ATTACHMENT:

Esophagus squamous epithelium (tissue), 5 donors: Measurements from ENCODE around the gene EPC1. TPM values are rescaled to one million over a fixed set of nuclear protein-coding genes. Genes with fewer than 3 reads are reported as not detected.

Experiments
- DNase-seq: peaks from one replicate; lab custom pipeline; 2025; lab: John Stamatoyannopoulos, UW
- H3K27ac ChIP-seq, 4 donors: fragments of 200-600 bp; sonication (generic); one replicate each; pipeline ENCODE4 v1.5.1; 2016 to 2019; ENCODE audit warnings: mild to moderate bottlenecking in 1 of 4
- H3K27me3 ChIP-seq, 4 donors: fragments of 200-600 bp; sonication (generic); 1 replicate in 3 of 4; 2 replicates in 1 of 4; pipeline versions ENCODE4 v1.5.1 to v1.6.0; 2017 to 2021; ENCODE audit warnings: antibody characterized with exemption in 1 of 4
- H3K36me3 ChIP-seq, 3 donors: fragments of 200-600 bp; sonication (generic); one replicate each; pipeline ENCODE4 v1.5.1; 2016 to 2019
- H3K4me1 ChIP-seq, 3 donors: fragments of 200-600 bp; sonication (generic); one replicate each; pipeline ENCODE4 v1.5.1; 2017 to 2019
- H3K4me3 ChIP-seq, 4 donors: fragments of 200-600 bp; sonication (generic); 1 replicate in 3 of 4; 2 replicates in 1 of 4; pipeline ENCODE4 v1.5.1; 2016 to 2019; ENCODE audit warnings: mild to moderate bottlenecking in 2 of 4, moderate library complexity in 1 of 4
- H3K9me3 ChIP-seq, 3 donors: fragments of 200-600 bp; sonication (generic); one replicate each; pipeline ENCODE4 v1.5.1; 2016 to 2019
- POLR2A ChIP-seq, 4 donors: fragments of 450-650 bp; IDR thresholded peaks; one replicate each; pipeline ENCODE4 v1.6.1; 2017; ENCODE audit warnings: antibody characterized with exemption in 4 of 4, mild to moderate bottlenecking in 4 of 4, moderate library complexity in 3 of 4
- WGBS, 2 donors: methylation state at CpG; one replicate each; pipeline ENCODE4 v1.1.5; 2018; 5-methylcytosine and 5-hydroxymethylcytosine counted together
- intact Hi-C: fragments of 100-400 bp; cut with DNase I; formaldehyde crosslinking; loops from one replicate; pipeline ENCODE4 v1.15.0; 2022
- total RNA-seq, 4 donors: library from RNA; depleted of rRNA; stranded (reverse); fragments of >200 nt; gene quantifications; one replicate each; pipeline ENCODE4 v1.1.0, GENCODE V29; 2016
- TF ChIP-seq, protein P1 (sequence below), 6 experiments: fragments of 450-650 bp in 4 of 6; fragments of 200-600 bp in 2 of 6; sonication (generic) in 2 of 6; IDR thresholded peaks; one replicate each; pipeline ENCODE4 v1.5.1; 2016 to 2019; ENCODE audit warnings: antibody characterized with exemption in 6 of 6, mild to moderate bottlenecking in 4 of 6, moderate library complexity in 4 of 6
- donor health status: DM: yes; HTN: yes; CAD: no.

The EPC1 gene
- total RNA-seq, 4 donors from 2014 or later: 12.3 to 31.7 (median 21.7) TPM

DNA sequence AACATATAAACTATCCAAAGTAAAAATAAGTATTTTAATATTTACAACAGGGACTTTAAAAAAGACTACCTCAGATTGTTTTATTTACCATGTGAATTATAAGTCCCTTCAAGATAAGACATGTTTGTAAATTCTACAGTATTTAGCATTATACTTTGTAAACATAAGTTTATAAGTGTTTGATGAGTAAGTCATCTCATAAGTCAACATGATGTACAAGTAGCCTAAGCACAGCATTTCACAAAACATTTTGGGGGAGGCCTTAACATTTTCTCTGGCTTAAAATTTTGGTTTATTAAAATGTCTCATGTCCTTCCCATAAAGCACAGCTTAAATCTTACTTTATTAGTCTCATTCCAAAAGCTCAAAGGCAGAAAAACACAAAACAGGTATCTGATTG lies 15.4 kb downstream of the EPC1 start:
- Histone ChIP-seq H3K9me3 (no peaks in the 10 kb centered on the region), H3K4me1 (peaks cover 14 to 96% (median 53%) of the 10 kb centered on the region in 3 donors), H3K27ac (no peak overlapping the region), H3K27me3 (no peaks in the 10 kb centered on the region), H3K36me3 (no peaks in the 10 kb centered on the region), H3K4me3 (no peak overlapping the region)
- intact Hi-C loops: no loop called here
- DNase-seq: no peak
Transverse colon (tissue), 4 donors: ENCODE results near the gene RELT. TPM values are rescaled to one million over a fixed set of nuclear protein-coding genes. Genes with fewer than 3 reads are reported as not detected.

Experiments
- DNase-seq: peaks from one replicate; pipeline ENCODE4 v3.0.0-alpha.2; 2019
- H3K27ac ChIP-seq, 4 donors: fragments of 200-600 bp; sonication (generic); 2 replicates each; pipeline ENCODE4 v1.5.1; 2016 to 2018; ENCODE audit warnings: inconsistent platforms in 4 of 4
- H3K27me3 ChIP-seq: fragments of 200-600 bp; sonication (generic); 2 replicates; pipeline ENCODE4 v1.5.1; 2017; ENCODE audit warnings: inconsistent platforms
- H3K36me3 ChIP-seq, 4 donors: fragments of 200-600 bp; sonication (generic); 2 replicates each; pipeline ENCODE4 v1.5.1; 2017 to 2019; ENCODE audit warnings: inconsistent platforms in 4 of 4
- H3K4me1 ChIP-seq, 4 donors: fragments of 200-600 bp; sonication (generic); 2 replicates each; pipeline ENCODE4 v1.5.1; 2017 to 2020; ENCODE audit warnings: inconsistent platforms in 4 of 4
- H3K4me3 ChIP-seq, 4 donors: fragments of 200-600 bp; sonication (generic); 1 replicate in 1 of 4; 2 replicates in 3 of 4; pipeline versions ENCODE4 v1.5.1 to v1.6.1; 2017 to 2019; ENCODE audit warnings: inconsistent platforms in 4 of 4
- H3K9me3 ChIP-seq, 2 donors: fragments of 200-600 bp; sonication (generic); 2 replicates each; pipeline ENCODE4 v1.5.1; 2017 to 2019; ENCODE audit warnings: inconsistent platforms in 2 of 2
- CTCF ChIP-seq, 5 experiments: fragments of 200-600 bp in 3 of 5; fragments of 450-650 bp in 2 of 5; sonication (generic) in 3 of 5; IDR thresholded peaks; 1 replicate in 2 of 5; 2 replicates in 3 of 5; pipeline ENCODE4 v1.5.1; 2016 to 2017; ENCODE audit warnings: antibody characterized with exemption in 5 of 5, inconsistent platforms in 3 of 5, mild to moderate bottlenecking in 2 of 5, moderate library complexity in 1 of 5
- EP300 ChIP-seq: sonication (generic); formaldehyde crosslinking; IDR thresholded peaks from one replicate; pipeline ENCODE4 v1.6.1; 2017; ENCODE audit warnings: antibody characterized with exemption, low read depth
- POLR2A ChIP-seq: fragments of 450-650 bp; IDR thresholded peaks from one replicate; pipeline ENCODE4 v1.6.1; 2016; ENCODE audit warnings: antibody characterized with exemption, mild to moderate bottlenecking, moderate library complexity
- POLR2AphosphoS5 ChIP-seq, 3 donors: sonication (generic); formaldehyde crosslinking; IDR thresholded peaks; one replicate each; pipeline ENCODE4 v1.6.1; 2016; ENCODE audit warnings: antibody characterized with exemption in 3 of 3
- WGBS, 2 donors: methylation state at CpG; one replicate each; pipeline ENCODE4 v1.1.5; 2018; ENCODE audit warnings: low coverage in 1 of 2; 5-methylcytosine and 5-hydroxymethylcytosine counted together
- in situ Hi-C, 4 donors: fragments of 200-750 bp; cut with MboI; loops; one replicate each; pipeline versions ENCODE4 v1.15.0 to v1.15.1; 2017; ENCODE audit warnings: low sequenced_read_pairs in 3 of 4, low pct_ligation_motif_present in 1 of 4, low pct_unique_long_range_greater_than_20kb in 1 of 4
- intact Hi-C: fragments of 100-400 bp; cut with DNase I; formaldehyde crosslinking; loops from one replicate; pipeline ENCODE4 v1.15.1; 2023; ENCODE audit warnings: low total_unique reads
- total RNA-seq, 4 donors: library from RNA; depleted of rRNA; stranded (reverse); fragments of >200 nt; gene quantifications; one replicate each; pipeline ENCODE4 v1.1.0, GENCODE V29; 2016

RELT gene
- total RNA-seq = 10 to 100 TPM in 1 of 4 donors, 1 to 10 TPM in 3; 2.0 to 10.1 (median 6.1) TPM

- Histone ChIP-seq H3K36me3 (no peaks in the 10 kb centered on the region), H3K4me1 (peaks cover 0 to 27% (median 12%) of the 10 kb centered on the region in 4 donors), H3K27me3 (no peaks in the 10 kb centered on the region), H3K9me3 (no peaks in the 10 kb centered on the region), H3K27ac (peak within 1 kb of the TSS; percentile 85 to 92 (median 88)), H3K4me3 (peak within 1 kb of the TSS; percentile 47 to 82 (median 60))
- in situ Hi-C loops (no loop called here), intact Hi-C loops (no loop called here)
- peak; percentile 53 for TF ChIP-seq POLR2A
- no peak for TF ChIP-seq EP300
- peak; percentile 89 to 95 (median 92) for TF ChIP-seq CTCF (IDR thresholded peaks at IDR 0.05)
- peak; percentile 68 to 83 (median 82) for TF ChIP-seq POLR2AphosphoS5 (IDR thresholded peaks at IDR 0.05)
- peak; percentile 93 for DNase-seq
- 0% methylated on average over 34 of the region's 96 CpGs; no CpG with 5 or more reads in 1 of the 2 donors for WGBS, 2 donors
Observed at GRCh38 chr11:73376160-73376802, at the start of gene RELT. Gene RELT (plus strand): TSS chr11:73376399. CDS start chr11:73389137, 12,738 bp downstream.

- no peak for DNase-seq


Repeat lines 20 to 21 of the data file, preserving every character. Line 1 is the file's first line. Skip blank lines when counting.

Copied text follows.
- intact Hi-C loops: no loop called here
- DNase-seq: no peak